taylor? >> they're the model minority. >> they're the model minority. what does that mean? >> it means of all marginalized groups they are somehow exemplary and they constitute a narrative that the rest of marginalized people should ascribe to. >> right. so they can succeed. they can achieve economic success, academic success. and they do so on their own without government programs. so asian-americans are the model minority. that's the stereotype about asian-americans today. so it may be surprising that in the early 20th century they were considered not only undesirable immigrants but also in asymbol to foreigners to such a degree the united states wanted to not only reduce their numbers but exclude them altogether. so historian describes this, you know, power of anti-asian sentiment with this quote, she says, the presence of asians on american soil highlighted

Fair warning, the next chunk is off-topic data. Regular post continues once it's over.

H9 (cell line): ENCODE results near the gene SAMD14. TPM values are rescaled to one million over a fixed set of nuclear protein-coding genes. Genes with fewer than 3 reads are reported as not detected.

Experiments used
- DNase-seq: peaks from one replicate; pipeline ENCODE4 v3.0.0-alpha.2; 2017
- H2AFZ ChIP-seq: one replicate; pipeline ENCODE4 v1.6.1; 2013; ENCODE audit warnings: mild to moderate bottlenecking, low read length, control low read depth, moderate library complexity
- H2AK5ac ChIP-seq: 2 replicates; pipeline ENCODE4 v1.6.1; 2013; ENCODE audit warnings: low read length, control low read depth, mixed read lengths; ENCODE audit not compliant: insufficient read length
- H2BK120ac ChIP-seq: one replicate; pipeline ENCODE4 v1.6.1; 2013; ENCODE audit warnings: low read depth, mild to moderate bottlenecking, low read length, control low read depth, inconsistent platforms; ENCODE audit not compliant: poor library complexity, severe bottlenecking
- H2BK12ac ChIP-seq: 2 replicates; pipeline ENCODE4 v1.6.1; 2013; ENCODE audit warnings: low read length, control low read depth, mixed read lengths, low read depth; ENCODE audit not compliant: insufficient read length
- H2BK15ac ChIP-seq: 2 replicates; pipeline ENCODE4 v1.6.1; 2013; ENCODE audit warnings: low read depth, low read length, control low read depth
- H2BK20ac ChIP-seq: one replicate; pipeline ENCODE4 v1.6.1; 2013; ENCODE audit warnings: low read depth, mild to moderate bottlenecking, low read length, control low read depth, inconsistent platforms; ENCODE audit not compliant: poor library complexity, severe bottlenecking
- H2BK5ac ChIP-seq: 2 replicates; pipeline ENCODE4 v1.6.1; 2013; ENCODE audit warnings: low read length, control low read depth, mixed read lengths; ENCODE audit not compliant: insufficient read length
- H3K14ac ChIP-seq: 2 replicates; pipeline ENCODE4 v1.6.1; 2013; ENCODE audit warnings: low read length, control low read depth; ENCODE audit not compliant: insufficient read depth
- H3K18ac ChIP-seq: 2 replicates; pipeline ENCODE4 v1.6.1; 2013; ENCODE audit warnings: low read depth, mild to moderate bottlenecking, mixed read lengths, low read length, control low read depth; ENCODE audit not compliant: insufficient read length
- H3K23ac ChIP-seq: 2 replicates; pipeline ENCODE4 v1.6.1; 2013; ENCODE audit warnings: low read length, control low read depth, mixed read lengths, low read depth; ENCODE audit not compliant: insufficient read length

fundamental cleavages in american society. meaning that they were the first non-european immigrant group to come in such great numbers. that they came at a time that there was class tensions, changing race relations, this is post civil war, post reconstruction. these ideas about what does it mean to be an american, what does it mean to be free, what does it mean to be a worker, what rights do we have? and what is the role of the u.s. in the world? all of these things late 19th century -- 20th century, early 20th century are just rife with all of these massive changes in american society. so some of the ways that anti-asian sentiment plays out is through prejudice, bias, prejudgments, economic discrimination. barred from certain occupations. political disfranchisement. remember the 1790 naturalization act that said that only free